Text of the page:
In this case, it's because of 두음 법칙 (Initial sound rule), which forbids ㄹ and 냐/녀/뇨/뉴/니 at a word-initial position. ㄹ becomes ㄴ, and 냐/녀/뇨/뉴/니 becomes 야/여/요/유/이 when it's placed in front of a word. Of course, loanwords are an exception (e.g., English radio -> 라디오 (NOT 나디오), Japanese ニス nisu -> 니스 (NOT 이스)).
력(力) turns into 역 when it is the first syllable of a word, such as 역량 (력량 -> 녁량 -> 역량). But it does not when it is the second syllable of a word, such as 노력(勞力).
The reason why 두음 법칙 exists involves rather complicated historical linguistics, so I won't get into that here.
Generally, the reason why one Chinese character has multiple readings is because:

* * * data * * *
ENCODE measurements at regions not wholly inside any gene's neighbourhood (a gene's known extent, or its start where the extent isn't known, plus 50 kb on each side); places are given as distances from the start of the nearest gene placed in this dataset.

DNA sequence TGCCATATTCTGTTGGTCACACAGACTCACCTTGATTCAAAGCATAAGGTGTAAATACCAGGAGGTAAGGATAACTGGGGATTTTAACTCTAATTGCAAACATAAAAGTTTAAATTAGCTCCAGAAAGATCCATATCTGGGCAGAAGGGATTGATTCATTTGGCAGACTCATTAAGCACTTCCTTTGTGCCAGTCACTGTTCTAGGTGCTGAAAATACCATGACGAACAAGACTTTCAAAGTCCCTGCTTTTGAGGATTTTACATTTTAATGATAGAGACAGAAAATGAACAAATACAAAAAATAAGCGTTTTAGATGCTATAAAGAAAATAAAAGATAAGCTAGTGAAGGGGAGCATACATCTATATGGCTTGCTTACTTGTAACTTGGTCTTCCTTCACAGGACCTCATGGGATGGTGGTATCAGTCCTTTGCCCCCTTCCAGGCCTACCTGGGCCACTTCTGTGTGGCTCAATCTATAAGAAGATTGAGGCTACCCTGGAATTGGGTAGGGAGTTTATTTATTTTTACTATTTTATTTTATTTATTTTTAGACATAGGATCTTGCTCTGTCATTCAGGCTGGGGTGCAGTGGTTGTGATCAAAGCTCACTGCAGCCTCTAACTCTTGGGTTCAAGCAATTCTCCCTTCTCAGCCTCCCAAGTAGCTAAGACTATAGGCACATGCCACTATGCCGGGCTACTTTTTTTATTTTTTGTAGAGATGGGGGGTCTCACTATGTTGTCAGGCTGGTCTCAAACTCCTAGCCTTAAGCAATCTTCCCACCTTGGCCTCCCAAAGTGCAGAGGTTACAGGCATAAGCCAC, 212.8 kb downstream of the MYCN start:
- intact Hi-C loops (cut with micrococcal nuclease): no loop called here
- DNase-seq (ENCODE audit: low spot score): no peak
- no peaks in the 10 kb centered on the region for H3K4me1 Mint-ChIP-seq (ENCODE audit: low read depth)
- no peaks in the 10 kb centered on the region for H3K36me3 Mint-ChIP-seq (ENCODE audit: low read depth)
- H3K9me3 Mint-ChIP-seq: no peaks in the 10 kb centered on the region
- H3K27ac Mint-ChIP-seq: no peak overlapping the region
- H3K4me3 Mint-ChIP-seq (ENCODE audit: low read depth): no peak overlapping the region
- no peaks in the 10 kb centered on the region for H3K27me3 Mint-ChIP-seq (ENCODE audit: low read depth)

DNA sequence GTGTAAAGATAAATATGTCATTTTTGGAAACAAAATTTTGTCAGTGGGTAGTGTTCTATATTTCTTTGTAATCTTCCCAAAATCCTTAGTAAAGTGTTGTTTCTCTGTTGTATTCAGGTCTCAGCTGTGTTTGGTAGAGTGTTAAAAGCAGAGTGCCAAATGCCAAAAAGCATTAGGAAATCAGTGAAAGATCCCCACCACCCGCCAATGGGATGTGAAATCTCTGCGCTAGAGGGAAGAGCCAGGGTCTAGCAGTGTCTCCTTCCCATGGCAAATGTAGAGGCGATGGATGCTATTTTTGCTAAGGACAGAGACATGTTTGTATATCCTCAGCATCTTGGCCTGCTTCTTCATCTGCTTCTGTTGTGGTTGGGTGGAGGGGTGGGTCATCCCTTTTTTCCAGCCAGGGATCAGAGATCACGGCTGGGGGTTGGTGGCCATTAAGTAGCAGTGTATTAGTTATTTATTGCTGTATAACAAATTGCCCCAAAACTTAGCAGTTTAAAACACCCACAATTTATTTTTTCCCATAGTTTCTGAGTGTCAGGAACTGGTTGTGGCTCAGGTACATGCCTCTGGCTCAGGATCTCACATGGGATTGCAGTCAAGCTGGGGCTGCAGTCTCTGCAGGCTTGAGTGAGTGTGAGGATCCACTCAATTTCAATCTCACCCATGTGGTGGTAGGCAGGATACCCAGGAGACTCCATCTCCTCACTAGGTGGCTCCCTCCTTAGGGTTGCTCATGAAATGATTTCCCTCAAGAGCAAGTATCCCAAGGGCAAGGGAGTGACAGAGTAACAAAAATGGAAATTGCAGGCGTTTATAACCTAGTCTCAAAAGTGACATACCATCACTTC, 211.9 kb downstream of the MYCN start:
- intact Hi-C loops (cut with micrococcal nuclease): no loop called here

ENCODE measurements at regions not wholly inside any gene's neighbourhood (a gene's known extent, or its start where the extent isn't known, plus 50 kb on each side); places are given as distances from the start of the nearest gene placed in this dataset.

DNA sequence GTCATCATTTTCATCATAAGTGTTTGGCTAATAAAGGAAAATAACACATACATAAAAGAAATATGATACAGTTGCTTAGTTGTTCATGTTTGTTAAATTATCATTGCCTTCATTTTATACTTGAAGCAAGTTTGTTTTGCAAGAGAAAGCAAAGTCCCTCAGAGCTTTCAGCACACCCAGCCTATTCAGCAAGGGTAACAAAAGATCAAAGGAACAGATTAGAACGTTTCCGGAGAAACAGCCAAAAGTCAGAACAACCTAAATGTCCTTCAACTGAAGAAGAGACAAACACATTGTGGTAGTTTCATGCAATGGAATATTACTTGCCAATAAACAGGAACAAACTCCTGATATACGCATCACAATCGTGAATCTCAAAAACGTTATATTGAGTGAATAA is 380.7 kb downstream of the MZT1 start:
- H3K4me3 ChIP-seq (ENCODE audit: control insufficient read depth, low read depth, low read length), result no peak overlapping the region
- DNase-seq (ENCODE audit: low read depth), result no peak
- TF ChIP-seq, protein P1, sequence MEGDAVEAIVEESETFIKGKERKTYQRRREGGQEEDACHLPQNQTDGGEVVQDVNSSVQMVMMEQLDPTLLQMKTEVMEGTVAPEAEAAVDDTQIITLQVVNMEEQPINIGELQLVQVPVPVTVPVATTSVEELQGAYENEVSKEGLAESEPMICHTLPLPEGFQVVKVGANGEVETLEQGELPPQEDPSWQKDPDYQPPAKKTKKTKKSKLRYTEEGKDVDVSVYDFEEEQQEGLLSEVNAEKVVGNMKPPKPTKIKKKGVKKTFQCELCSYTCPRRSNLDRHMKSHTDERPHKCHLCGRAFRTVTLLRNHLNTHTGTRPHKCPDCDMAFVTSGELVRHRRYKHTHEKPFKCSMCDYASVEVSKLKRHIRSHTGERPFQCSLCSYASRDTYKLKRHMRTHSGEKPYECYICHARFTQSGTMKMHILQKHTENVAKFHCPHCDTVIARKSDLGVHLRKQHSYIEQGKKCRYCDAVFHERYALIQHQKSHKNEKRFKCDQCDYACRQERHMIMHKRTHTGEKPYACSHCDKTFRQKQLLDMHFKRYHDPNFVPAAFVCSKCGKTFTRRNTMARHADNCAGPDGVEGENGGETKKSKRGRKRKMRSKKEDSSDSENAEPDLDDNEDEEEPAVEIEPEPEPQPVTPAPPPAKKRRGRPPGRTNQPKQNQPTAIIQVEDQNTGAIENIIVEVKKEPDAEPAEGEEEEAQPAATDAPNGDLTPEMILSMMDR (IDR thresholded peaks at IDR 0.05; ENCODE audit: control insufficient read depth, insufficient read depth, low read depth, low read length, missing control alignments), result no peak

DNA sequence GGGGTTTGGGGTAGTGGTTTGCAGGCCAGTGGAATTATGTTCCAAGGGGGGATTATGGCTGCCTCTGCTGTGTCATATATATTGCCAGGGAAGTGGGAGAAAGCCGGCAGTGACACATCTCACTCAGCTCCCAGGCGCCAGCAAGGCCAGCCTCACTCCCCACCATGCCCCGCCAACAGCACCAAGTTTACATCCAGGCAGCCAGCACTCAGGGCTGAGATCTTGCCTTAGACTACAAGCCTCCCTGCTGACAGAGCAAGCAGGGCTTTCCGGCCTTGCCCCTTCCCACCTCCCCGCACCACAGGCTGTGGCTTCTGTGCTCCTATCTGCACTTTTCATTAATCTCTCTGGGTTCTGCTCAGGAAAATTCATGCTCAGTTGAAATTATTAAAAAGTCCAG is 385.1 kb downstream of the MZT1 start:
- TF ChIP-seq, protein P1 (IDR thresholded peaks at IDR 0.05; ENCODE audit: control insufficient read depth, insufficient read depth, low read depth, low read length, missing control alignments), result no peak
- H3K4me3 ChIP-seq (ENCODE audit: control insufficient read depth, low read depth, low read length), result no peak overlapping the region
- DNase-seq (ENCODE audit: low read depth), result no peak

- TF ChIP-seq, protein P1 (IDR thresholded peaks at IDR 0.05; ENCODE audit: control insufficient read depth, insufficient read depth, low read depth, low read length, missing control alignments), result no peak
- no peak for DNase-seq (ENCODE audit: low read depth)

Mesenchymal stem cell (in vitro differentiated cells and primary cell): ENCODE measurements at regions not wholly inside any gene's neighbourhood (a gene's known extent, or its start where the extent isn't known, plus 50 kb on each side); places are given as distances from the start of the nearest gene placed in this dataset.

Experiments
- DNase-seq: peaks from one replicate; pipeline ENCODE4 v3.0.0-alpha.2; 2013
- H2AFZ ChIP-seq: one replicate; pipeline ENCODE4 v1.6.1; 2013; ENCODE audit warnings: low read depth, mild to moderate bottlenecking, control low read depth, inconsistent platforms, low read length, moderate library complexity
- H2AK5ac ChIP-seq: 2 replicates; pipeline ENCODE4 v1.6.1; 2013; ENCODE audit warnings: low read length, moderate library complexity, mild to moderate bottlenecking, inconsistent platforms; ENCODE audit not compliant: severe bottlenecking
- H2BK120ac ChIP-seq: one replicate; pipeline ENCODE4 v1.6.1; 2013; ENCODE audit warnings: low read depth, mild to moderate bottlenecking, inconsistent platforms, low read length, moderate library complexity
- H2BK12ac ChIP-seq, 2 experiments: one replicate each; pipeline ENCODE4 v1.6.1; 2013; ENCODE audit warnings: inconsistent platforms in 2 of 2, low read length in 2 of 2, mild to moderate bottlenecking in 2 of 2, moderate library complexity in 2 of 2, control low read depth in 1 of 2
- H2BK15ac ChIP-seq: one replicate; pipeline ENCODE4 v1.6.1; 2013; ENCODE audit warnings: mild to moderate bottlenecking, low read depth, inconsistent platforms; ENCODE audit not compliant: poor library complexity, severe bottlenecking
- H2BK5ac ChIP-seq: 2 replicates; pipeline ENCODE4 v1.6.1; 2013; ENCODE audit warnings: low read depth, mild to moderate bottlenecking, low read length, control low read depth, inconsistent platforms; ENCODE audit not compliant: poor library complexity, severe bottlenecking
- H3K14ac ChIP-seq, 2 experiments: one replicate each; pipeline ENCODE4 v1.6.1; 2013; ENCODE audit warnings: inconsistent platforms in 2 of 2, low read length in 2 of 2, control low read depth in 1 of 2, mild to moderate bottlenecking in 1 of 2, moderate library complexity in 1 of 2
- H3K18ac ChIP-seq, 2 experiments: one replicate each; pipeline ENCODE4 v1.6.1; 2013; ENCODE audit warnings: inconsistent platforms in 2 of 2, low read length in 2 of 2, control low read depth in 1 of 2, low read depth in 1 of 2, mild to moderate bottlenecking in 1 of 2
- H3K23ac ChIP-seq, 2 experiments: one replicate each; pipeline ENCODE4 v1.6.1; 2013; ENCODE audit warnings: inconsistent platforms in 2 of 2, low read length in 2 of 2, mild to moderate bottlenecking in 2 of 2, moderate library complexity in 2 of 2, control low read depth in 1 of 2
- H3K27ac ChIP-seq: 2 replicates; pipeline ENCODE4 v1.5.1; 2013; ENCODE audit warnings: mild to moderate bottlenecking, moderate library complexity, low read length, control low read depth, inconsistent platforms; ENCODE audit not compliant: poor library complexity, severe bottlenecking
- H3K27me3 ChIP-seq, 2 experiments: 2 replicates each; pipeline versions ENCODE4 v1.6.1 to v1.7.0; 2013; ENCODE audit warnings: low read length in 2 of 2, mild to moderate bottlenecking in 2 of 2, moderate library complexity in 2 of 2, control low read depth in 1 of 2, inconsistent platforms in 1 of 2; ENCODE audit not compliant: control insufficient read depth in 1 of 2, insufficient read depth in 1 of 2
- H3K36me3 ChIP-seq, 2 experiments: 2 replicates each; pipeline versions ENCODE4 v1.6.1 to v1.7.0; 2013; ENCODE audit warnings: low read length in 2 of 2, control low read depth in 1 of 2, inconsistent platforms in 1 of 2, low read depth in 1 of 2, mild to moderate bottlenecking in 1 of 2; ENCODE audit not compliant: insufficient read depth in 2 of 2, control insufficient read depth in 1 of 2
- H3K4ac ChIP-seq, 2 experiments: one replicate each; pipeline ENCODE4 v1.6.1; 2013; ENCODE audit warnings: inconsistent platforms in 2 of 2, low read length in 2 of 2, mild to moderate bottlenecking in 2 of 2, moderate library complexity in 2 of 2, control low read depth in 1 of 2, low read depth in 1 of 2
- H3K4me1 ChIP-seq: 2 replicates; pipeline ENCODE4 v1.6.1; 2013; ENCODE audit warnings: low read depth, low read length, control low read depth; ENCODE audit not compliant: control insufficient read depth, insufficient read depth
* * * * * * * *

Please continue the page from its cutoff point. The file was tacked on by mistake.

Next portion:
Because of Initial sound rule, as described above.
Because the character had multiple Chinese readings from the start:
For example, the character 樂 has 4 different readings in Korean: 악, 락, 낙, and 요. This is because the Chinese used the same character 樂 to write different words. The reading 악 is used when 樂 is used to mean "Music" (e.g. 음악(音樂) "music", 악보(樂譜) "sheet music"), 락(낙) is used when it is used to mean "to enjoy" (e.g. 낙원(樂園) "utopia", 쾌락(快樂) "pleasure"), and 요 is used when it is used to mean "to like" (e.g. 요산요수(樂山樂水) "to like nature").
Rarely because Korean people made new pronunciations for some of the characters:
串 has 4 different readings: 곶, 관, 천, and 찬. The last 3 readings are derived from Chinese, while the first one, 곶, is made up by Koreans to mean "cape".
金 is pronounced 금 when it means "metal, gold", and 김 when it's used as the Korean surname "Kim", or in Korean place names such as 김포(金浦) "Gimpo" and 김천(金泉) "Gimcheon". The latter pronunciation is made up by Koreans.